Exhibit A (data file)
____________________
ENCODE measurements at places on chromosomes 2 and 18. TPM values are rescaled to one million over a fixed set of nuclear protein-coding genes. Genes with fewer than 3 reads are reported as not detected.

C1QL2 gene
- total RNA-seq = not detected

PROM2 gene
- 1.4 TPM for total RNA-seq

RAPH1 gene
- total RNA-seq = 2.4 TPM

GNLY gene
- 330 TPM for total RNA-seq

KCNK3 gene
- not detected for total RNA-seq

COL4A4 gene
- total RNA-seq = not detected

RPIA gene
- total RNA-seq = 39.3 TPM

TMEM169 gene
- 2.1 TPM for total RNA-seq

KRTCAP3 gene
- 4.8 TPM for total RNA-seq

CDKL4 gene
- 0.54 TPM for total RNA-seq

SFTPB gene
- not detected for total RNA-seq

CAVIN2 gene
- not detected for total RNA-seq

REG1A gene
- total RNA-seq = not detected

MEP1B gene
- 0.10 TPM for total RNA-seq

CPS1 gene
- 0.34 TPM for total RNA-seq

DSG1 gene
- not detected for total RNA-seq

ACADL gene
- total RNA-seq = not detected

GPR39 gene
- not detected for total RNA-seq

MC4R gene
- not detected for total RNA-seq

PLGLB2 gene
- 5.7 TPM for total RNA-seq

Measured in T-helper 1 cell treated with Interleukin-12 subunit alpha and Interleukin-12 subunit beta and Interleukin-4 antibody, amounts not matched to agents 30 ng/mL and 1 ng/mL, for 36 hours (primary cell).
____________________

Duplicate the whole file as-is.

ENCODE measurements at places on chromosomes 2 and 18. TPM values are rescaled to one million over a fixed set of nuclear protein-coding genes. Genes with fewer than 3 reads are reported as not detected.

C1QL2 gene
- total RNA-seq = not detected

PROM2 gene
- 1.4 TPM for total RNA-seq

RAPH1 gene
- total RNA-seq = 2.4 TPM

GNLY gene
- 330 TPM for total RNA-seq

KCNK3 gene
- not detected for total RNA-seq

COL4A4 gene
- total RNA-seq = not detected

RPIA gene
- total RNA-seq = 39.3 TPM

TMEM169 gene
- 2.1 TPM for total RNA-seq

KRTCAP3 gene
- 4.8 TPM for total RNA-seq

CDKL4 gene
- 0.54 TPM for total RNA-seq

SFTPB gene
- not detected for total RNA-seq

CAVIN2 gene
- not detected for total RNA-seq

REG1A gene
- total RNA-seq = not detected

MEP1B gene
- 0.10 TPM for total RNA-seq

CPS1 gene
- 0.34 TPM for total RNA-seq

DSG1 gene
- not detected for total RNA-seq

ACADL gene
- total RNA-seq = not detected

GPR39 gene
- not detected for total RNA-seq

MC4R gene
- not detected for total RNA-seq

PLGLB2 gene
- 5.7 TPM for total RNA-seq

Measured in T-helper 1 cell treated with Interleukin-12 subunit alpha and Interleukin-12 subunit beta and Interleukin-4 antibody, amounts not matched to agents 30 ng/mL and 1 ng/mL, for 36 hours (primary cell).